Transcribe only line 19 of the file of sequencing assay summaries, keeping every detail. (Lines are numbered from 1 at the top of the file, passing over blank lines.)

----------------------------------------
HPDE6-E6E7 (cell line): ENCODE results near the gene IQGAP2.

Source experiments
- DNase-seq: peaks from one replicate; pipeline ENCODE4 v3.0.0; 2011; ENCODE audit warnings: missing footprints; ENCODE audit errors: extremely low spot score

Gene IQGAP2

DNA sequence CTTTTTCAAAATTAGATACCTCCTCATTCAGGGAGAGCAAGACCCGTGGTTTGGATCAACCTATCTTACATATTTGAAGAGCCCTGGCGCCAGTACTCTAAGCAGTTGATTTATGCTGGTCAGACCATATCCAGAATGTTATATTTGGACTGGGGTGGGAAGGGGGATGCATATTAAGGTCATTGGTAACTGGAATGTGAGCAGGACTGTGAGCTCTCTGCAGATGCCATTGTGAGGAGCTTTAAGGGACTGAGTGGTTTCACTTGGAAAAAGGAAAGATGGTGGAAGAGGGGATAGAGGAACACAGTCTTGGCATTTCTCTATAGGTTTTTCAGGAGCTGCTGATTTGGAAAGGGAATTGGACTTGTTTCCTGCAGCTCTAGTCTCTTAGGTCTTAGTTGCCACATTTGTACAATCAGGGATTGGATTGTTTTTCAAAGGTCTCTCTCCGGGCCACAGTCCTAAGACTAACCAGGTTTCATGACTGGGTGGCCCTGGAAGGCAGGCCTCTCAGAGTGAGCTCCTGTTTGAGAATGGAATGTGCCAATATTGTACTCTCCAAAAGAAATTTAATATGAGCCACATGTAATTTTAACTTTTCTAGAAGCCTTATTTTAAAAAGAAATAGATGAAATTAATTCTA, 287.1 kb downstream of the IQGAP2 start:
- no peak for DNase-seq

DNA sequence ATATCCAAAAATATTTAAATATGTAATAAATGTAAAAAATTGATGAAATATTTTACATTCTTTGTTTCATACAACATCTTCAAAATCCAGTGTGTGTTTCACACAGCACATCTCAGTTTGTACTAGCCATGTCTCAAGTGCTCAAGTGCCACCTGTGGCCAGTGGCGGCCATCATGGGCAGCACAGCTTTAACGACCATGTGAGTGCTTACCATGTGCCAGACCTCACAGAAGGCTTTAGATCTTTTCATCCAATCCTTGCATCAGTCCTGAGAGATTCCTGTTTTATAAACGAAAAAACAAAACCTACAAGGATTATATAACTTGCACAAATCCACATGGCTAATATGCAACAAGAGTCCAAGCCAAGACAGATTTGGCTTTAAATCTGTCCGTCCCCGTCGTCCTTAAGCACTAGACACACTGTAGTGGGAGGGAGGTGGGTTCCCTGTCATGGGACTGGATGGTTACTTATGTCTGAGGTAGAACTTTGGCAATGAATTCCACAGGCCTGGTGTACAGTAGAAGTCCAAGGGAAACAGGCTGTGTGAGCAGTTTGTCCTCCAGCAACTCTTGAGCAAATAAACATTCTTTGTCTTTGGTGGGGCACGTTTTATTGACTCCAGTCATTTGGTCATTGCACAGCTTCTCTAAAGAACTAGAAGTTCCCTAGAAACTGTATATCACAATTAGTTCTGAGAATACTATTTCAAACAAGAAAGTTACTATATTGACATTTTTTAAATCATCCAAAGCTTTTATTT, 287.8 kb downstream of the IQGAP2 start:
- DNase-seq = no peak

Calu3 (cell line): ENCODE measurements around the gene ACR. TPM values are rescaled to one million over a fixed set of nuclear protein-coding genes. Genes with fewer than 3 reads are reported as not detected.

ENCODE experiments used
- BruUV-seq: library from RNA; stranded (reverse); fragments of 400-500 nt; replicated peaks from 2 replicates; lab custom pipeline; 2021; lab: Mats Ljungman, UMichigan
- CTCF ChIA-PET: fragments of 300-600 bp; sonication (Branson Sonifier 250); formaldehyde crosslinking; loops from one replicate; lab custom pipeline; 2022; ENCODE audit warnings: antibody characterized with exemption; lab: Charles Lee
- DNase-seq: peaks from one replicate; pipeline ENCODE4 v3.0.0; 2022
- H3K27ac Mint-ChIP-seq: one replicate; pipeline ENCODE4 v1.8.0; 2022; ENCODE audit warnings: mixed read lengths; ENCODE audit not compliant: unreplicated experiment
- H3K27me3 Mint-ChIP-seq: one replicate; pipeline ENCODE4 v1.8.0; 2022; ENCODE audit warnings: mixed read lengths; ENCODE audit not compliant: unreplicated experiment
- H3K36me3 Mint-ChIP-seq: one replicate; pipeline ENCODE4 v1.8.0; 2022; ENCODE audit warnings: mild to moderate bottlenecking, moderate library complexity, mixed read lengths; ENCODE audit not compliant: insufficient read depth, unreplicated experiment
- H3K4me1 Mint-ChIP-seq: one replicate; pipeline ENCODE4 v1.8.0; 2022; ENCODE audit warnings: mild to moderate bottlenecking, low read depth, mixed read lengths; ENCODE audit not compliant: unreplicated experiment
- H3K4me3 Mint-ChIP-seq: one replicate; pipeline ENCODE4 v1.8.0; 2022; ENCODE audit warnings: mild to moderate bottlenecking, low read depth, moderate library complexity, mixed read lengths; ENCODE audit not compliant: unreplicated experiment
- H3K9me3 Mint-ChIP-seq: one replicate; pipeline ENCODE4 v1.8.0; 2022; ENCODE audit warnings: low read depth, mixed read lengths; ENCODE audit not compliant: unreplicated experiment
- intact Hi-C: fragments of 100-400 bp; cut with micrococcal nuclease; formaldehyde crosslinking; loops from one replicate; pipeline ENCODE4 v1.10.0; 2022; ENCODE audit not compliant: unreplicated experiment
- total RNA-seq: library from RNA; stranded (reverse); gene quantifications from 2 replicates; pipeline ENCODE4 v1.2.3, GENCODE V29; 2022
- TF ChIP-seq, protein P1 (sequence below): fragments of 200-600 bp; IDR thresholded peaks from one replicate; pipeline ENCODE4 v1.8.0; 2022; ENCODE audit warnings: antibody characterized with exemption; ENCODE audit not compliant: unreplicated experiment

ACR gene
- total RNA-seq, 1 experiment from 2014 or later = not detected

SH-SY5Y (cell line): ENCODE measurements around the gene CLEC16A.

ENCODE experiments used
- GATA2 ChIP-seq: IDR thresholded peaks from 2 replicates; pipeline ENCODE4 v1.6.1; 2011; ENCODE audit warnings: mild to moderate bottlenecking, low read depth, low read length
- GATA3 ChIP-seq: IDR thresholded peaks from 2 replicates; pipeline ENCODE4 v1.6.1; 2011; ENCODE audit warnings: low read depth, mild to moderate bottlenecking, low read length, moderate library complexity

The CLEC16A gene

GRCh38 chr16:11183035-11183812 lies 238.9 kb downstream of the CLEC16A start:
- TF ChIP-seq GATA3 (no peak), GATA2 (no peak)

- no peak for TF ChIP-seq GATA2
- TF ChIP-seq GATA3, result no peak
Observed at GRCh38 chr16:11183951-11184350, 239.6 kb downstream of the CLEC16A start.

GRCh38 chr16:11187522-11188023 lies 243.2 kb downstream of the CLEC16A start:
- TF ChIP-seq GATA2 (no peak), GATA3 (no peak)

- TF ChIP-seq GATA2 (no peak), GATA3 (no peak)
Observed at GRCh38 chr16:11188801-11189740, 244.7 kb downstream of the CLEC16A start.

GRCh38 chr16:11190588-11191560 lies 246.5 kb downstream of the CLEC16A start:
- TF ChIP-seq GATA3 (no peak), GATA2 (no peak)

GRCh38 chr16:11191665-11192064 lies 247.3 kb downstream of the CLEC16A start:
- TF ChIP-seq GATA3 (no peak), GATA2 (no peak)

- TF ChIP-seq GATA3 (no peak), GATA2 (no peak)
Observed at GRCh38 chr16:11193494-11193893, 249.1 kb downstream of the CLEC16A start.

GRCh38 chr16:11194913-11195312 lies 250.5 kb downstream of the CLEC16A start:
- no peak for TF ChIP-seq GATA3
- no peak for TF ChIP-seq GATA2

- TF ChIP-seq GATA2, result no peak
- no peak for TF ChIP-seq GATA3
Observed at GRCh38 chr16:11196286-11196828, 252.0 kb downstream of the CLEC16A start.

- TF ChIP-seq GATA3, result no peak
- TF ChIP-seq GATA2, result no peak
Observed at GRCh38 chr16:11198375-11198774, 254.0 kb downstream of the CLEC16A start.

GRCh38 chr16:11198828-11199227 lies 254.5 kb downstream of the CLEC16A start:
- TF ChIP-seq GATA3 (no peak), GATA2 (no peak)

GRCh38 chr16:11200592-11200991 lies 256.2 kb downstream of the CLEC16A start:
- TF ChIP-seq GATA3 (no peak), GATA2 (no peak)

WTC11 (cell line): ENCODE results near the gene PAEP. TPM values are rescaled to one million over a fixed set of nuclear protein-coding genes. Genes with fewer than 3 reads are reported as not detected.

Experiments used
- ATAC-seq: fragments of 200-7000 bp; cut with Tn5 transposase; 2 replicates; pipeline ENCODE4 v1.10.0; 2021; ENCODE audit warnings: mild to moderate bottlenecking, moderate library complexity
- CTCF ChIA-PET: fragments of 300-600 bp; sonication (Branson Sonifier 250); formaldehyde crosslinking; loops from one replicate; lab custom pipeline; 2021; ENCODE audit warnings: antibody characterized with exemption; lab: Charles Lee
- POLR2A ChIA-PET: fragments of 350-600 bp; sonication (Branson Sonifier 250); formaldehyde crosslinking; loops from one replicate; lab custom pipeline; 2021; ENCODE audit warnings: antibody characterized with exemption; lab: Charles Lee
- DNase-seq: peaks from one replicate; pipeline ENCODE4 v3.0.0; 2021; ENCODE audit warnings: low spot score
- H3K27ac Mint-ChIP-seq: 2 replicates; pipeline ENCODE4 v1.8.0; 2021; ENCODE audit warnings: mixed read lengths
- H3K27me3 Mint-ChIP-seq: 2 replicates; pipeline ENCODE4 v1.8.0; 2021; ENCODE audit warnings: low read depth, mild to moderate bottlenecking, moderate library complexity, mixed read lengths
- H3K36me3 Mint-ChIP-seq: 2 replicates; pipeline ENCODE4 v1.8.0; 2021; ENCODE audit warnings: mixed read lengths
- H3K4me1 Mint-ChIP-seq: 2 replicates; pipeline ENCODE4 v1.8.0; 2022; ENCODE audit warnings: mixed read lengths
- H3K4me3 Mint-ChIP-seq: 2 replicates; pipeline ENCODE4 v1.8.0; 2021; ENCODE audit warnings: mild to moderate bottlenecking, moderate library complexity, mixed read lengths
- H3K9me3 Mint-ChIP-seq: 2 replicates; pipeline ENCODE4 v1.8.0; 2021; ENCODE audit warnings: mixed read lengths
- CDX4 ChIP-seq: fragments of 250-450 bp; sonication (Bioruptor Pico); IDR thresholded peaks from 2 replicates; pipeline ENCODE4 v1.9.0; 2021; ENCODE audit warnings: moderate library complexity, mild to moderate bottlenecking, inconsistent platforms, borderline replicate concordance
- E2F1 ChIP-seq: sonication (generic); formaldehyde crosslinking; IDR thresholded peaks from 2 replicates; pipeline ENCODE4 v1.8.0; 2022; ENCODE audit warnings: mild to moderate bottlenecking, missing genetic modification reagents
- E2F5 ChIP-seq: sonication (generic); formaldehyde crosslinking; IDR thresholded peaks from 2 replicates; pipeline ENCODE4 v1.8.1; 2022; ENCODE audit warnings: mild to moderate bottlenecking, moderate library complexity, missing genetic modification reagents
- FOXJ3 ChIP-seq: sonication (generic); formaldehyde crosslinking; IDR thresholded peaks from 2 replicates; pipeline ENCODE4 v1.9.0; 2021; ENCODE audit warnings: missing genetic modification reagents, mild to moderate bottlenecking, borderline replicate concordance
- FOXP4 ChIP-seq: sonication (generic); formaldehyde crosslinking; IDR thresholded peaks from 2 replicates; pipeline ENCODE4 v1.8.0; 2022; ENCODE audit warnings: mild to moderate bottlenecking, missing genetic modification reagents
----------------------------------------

- H3K9me3 Mint-ChIP-seq: one replicate; pipeline ENCODE4 v1.8.0; 2022; ENCODE audit warnings: low read depth, mixed read lengths; ENCODE audit not compliant: unreplicated experiment